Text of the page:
For the Birds

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For the birds: New Scientist (8 May 1999 p10 and 26 June 1999 p6) reports the latest evolutionary theories on how birds took to the air.

One group of scientists claims early birds climbed trees (to get a better view of worms?) and jumped! Those lucky enough to have evolved some wings and feathers, survived to get their worm. The others hit the ground and the worms got them.

The alternative, "ground up" theory of flight involves feathered creatures running along the ground, holding half-developed wings out and flapping until they took off. Present day running birds hold their wings tightly into their bodies, since holding wings out is increasing air resistance and hinders speed.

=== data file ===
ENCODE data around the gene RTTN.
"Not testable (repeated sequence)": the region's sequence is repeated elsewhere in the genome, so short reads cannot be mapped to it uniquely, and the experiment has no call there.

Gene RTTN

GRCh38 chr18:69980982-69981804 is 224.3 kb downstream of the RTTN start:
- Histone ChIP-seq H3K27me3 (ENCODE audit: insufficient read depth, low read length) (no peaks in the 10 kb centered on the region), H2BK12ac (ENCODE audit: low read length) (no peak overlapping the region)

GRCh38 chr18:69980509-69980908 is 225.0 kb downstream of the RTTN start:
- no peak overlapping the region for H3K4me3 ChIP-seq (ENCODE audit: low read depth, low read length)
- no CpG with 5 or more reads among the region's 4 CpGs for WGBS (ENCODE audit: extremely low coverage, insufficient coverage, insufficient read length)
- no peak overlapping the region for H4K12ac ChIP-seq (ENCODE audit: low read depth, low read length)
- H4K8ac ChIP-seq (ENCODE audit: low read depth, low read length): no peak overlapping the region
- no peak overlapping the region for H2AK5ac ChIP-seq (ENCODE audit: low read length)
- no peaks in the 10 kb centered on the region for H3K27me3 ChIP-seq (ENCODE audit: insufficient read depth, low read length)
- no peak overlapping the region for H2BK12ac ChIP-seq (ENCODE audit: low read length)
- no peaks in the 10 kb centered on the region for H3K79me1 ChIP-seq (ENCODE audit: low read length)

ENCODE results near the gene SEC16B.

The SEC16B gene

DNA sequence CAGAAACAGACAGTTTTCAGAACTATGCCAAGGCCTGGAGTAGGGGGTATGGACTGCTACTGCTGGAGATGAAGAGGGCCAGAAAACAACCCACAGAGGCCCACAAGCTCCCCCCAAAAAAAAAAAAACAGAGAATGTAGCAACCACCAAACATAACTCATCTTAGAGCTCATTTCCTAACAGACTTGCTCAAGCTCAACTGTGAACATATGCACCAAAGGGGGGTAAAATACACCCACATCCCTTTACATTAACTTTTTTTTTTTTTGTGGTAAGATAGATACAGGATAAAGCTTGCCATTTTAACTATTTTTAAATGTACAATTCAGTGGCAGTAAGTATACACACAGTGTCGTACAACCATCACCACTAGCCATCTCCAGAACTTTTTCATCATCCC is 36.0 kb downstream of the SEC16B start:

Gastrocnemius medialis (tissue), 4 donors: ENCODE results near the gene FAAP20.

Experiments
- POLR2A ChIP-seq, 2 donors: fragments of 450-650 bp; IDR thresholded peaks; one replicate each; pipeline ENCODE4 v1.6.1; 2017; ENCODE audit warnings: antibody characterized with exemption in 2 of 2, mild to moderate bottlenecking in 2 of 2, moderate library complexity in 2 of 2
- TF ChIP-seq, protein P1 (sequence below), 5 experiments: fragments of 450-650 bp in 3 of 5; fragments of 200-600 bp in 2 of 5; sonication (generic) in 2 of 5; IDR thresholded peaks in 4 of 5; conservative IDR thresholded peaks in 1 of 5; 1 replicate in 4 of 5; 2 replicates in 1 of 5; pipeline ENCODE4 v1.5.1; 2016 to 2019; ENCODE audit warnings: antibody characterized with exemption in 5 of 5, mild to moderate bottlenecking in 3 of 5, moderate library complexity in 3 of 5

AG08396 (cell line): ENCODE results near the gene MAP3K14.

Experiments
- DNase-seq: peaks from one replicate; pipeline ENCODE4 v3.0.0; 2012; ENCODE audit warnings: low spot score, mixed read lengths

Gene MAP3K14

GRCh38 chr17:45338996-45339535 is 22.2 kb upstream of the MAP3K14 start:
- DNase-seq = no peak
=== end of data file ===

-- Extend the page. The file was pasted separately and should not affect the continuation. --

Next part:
A recent suggestion is the predatory pounce theory. Feathered creatures took a flying leap to catch some prey and used their feathers to stabilise their bodies so they could use their feet to grasp the prey. Experts in bird aerodynamics who have studied fossils of the so-called "feathered dinosaur" Caudipteryx, point out that its feathers were soft and downy and could not have been used as stabilisers.

Editorial Comment: These speculations involving blundering incomplete creatures and many deaths should challenge proponents of theistic evolution (the idea that God created using the evolutionary death and struggle system). When human beings set out to design flying machines they did make mistakes, but eventually intelligent engineering based on an understanding of the laws of physics prevailed. The Author of the laws of physics got it right first time when He designed living flying machines in the form of birds, bats and flying reptiles.

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